A US military autopsy was finished on Abu Musab al-Zarqawi on Sunday, but the
findings were not immediately released by American officials.
"The autopsy is
completed. However, we are not releasing results yet," Maj. William Willhoite
told The Associated Press.
A picture of the dead
Al Qaeda leader in Iraq, Abu Musab al-Zarqawi, is displayed by the U.S.
military during a news conference at the fortified Green Zone in Baghdad
June 8, 2006. [Reuters]
Gen. George Casey, the top U.S. commander in Iraq, said officials were
awaiting the results of a DNA test.
The examination by two U.S. military forensic specialists flown in specially
for the autopsy was part of an investigation to reconstruct the last minutes of
the terror chieftain's life before an American warplane bombed his hideout late
U.S. commanders initially said al-Zarqawi, leader of al-Qaida in Iraq, died
in the airstrike but later said he survived and died soon after.
An Iraqi man on Saturday raised questions about al-Zarqawi's death, telling
AP Television News he saw U.S. soldiers after the airstrike beating an injured
man who resembled the dead terrorist leader until blood flowed from his nose.
Casey told Fox News on Sunday that after the allegation was made, the
military had "already gone back, looked at it."
"Our soldiers who came on the scene found him being put in an ambulance by
Iraqi police. They took him off, rendered first aid, and he expired," Casey
said. "And so he died while American soldiers were attempting to save his life.
And so the idea that there were people there beating him is just ludicrous."
The Iraqi witness, identified only as Mohammed, said he lives near the house
where al-Zarqawi and five others were killed. He said residents put a bearded
man in an ambulance before U.S. troops arrived. A similar account appeared in
The Washington Post.
No other witnesses have come forward to corroborate the account. U.S.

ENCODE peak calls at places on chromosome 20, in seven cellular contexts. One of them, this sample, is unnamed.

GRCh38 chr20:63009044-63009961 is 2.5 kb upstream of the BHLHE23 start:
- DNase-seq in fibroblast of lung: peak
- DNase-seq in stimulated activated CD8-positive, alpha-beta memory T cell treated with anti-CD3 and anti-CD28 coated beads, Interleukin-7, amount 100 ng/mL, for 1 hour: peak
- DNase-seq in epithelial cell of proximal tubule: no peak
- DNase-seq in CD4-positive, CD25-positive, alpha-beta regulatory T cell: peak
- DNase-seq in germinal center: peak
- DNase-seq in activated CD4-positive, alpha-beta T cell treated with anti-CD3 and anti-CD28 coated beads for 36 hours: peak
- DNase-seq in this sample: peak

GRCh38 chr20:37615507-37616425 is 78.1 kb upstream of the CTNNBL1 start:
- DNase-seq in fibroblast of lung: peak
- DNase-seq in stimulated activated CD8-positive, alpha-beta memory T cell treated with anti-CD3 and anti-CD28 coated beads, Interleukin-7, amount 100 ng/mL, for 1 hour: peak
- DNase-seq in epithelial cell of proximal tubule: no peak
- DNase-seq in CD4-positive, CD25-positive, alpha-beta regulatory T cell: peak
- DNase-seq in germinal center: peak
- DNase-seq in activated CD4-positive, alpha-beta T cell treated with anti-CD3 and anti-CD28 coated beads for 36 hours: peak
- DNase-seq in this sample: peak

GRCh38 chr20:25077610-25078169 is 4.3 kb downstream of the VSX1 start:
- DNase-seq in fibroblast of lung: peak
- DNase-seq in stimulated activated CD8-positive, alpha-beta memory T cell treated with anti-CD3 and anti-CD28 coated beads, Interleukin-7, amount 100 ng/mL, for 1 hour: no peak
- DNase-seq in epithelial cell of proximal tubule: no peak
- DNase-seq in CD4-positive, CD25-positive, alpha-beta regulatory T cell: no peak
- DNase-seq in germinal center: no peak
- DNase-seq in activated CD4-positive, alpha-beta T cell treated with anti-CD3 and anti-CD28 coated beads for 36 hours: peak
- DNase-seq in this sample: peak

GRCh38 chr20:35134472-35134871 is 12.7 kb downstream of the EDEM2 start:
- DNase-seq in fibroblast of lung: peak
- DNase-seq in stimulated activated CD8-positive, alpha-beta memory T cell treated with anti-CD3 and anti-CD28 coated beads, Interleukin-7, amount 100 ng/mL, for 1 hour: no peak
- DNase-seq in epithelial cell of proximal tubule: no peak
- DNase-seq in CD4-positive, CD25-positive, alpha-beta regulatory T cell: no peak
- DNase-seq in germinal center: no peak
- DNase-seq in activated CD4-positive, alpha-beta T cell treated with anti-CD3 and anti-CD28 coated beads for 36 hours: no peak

officials previously said al-Zarqawi mumbled and tried to roll off a stretcher
before dying at the bombed house outside Baqouba, about 35 miles northeast of
Because of the confusion over the sequence of events following the bombing,
the military has promised to release a chronology. In addition to al-Zarqawi,
the airstrike killed two men, two women and a young girl who were in the house,
the U.S. command says.
At least one U.S. officer said American troops responded quickly, while a
senior Iraqi official said Sunday that they may have arrived as much as an hour
after the attack.
"After the national Iraqi police arrived to the scene and got the injured,
got the dead sorted out. In an hour or so, I think, coalition forces have
arrived to the scene also to help in the logistics of the operation afterward,"
Iraqi National Security adviser Mouwafak al-Rubaie told CNN.
Al-Rubaie said troops combing though the debris found al-Zarqawi's diaries,
telephone numbers, computers and a database in one computer.
Maj. Gen. William Caldwell, the U.S. military spokesman in Baghdad, has said
that troops discovered a "treasure trove" and that 56 raids had been carried out
since al-Zarqawi was killed.
Meanwhile, al-Qaida in Iraq warned Sunday that it is still powerful and will
carry out "major attacks," leading Iraqi and American officials to announce
plans for a new security crackdown in Baghdad.
Its Internet statement did not name a successor to al-Zarqawi, but said the
group's leadership "renews its allegiance" to
Osama bin Laden.
Bin Laden "will see things that will bring joy to his heart," it said, vowing
"to prepare major attacks that will shake the enemy like an earthquake and
rattle them out of sleep."
Iraq's new Sunni Arab defense minister, Abdul-Qader Mohammed Jassim
al-Mifarji, said a security plan would be put in place around the capital to
deal with a possible surge in terror attacks.
Casey said he expected al-Qaida "to try to do what they said."
"I think what you're going to see is an enhanced security operation here
announced by the prime minister in Baghdad over the course of the coming week
and a tightening of security in the Baghdad area," Casey told Fox News.
He said security forces would be prepared. "But again," he added, "you can't
stop terrorist attacks completely."